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Sender: owner-imap@webmap.missouri.edu
Date: Sat, 25 Oct 97 14:12:57 CDT
From: David Muller <davemull@ozemail.com.au>
Subject: South News Oct 24
Organization: South Movement
Article: 20621

Mandela urges end to sanctions against Libya

South News, 24 October 1997

Nelson Mandela urged the United Nations on Thursday to lift sanctions on Libya. The South African president’s call was a rebuff to the United States, the main backer of the sanctions that prohibit arms sales to Libya, ban flights to and from the country, and limit diplomatic contacts.

The U.N. measures are harming our African brothers and sisters, Mandela said in comments broadcast on Libyan television. Mandela decried the sufferings the people of Libya have gone through because of these sanctions. The suffering of the people of any single country, he said, affects all of us no matter where we find ourselves.

That is why it is so important that multilateral bodies assume collective responsibility for finding fair and just solutions to problems in the world, taking into account equally the considerations of the weak and the mighty, the rich and the poor, developed and developing nations alike, he said.

As Africans, especially as those who have benefited from African solidarity, we cannot be unmoved by the plight of African brothers, he added. We should all redouble our efforts to have Africa’s collective voice heard in the councils of the world in finding such fair, just and even-handed solutions.

Libya on Tuesday has accused the United States and Great Britain of adopting obstructive policies in the Lockerbie case, which concluded taking testimony this week at the International Court of Justice at The Hague, Netherlands.

Libya has proposed that the two suspects be tried by a court in a third country in the presence of American or Scottish magistrates. This proposal has been supported by the Organization of African Unity, the Arab League, the Organization of Islamic Conference and the Non-aligned Movement. At the United Nations last month, Russian Foreign Minister Yevegeny Primakov, whose country holds a permanent seat on the Security Council, said Libya’s proposal to allow the suspects to stand trial in a neutral country before a Scottish judge deserves attention.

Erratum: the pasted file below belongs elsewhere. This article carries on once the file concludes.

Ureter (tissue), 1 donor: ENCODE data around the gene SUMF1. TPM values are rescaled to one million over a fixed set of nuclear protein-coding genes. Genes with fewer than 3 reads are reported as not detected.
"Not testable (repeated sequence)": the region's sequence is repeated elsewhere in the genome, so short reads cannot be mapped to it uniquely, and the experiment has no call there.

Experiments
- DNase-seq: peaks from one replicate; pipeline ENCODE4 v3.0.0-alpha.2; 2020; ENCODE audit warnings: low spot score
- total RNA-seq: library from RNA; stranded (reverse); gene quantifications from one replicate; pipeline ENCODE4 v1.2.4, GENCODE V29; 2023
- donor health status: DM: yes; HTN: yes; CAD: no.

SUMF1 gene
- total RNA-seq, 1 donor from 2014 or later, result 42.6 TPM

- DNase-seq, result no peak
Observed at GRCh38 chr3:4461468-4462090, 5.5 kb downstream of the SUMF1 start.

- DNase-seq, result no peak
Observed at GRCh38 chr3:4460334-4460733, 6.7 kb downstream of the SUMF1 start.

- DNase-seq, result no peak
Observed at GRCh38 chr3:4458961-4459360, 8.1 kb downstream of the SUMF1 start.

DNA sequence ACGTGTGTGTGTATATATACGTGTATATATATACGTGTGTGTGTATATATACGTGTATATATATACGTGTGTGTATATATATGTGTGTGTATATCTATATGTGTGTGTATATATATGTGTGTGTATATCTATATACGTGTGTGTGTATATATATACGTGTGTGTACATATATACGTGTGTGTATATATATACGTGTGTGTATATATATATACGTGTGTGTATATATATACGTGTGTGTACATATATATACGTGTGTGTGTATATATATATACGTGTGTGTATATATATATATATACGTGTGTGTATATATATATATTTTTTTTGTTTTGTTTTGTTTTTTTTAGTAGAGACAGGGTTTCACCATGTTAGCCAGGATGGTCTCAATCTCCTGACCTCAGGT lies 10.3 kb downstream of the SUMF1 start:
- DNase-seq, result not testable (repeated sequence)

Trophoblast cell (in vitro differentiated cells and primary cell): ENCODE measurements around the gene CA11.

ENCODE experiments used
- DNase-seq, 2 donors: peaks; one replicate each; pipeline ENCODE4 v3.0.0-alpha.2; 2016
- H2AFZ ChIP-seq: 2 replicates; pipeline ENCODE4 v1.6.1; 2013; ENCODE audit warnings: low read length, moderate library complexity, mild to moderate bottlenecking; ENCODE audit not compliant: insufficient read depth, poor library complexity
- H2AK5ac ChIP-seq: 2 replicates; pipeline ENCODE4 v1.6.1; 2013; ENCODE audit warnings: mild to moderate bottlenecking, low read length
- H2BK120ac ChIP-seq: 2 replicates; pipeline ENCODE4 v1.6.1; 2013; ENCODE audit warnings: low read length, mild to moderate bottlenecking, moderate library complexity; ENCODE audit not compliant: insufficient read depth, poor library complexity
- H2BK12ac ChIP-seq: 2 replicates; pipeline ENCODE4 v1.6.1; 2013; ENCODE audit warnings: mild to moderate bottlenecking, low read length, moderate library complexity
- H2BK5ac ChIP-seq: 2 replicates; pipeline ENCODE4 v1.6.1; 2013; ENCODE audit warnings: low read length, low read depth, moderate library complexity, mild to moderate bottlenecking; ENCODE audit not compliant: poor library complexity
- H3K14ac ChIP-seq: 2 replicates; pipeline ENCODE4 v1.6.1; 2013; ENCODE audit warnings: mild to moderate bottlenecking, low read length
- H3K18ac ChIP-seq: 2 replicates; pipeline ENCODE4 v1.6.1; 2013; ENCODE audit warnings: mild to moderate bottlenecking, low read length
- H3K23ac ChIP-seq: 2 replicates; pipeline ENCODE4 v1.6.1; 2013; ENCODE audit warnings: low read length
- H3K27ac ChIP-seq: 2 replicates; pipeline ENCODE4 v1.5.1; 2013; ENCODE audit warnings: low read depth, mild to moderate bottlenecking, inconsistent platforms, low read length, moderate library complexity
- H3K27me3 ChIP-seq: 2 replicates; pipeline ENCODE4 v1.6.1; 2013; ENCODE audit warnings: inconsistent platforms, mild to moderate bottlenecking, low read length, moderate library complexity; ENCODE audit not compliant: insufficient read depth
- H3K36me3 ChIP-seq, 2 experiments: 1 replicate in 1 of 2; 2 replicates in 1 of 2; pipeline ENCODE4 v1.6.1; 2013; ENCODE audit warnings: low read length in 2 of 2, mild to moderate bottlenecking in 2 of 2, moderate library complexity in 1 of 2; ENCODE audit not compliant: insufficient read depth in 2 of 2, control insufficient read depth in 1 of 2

South African President Nelson Mandela has praised the role played by the Libyan leader, Col. Moammar Kadhafi, and his people, in the fight to eliminate apartheid. The people of Libya shared the trenches with us in our struggle for freedom. You were in the front ranks of those whose selfless and practical support helped assure a victory that was as much yours as it is ours, he said in a banquet speech in Tripoli Wednesday.

During the long years in the struggle to end apartheid, Kadhafi gave tremendous material and financial support to the fighters of Mandela’s African National Congress. Mandela said he was in Tripoli to renew, in person, the strong bonds between our nations and to thank Libya for the assistance it gave in the liberation struggle.

The South African leader left Tripoli Thursday morning after the one-day visit during which he held several rounds of talks with Mu’ammar Qadhafi. He received a triumphant welcome Wednesday afternoon in Tripoli when he arrived from Jerba in Tunisia by land because of the United Nations air embargo imposed on the north African country.